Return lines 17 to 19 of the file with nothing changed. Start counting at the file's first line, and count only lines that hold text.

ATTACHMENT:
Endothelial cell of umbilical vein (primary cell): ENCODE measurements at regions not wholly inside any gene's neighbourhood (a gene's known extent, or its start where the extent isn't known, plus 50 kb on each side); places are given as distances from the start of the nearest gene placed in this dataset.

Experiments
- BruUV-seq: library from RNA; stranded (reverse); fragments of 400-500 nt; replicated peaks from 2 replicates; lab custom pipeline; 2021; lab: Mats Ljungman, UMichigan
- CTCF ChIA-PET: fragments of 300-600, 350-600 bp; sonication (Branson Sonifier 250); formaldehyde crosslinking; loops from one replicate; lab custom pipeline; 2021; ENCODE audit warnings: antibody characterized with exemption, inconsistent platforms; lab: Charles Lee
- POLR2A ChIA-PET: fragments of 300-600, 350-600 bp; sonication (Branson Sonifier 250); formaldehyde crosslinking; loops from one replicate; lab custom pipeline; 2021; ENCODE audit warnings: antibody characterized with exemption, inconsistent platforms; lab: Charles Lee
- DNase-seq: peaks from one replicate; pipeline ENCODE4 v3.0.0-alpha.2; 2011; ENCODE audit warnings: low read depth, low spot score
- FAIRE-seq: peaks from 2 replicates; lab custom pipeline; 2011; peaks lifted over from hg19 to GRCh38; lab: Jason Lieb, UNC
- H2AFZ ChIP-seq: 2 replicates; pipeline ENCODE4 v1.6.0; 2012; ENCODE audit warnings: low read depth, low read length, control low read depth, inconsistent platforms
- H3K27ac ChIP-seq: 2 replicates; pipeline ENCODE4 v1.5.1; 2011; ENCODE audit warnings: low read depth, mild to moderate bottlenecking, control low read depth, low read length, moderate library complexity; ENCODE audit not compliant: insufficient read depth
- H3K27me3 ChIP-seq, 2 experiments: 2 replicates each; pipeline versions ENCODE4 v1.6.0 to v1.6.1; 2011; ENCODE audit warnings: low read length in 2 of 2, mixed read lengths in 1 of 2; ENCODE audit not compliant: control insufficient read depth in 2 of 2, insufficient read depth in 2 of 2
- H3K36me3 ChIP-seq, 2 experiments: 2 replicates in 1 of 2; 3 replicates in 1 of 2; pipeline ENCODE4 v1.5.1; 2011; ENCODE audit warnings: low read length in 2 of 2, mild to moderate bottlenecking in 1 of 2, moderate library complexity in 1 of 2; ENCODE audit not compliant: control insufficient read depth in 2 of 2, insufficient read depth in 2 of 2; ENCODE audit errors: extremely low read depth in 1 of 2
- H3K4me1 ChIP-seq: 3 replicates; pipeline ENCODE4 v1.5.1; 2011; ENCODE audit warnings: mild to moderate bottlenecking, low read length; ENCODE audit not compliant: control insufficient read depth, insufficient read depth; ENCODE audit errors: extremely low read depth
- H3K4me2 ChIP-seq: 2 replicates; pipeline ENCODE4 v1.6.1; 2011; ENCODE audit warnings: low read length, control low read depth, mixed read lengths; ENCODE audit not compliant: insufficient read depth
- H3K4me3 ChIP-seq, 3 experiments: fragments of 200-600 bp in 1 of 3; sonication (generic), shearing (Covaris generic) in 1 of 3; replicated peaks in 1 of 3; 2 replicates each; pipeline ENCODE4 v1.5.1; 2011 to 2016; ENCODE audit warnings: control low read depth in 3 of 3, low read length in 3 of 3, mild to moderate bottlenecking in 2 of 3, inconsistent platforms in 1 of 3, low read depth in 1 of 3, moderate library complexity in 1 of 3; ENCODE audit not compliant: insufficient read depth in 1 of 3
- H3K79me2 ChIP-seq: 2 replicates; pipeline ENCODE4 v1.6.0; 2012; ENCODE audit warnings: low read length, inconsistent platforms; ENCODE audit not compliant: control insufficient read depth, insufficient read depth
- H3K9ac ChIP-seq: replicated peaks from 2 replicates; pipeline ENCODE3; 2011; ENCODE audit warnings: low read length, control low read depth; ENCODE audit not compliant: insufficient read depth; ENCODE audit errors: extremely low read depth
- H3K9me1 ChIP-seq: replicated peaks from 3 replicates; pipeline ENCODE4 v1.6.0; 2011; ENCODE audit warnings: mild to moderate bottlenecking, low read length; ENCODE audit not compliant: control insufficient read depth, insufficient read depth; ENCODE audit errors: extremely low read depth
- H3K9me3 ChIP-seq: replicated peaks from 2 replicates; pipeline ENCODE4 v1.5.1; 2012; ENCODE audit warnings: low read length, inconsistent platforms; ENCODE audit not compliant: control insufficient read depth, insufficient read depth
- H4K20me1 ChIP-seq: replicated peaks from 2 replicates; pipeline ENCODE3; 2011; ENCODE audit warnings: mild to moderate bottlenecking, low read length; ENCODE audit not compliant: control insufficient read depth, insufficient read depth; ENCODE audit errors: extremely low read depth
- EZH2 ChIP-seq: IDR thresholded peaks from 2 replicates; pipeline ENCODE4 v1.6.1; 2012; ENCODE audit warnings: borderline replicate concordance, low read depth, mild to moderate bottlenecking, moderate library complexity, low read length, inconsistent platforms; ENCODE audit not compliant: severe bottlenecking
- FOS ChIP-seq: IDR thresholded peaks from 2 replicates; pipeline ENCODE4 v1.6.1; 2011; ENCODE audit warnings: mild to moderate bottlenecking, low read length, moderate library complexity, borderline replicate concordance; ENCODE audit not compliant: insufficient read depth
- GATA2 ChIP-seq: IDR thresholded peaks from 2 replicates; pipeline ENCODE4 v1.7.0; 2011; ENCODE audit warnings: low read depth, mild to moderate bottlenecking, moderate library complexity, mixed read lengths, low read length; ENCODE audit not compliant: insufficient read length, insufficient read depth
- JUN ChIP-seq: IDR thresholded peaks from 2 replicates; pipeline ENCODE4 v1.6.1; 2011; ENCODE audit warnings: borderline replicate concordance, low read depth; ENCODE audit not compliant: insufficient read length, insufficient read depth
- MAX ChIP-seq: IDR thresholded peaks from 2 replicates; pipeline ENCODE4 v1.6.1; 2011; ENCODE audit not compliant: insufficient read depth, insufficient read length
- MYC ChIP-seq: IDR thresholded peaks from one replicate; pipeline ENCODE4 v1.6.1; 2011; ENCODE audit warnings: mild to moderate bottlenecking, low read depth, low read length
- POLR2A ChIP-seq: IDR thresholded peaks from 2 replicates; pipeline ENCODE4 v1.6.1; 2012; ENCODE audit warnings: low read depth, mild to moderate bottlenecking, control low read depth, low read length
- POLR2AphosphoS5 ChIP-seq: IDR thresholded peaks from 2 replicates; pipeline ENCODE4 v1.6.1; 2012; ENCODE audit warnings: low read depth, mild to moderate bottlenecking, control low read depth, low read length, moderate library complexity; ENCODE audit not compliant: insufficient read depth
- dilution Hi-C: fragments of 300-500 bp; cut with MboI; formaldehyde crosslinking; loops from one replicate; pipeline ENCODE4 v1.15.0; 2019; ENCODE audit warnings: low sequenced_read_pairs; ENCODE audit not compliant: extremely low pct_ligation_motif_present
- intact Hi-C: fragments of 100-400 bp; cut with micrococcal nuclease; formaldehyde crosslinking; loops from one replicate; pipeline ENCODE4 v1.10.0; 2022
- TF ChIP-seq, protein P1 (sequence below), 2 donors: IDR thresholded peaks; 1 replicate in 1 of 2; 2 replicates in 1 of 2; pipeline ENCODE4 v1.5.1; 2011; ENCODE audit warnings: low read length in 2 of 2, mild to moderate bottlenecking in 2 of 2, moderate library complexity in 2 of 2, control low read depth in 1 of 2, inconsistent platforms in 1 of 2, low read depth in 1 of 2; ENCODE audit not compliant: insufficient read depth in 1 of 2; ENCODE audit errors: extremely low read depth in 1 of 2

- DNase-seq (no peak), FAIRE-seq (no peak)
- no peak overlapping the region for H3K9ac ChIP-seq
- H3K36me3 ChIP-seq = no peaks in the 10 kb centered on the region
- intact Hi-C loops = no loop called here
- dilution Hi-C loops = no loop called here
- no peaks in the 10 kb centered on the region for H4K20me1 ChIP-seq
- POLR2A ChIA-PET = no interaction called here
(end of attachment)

- H3K9me1 ChIP-seq: replicated peaks from 3 replicates; pipeline ENCODE4 v1.6.0; 2011; ENCODE audit warnings: mild to moderate bottlenecking, low read length; ENCODE audit not compliant: control insufficient read depth, insufficient read depth; ENCODE audit errors: extremely low read depth
- H3K9me3 ChIP-seq: replicated peaks from 2 replicates; pipeline ENCODE4 v1.5.1; 2012; ENCODE audit warnings: low read length, inconsistent platforms; ENCODE audit not compliant: control insufficient read depth, insufficient read depth
- H4K20me1 ChIP-seq: replicated peaks from 2 replicates; pipeline ENCODE3; 2011; ENCODE audit warnings: mild to moderate bottlenecking, low read length; ENCODE audit not compliant: control insufficient read depth, insufficient read depth; ENCODE audit errors: extremely low read depth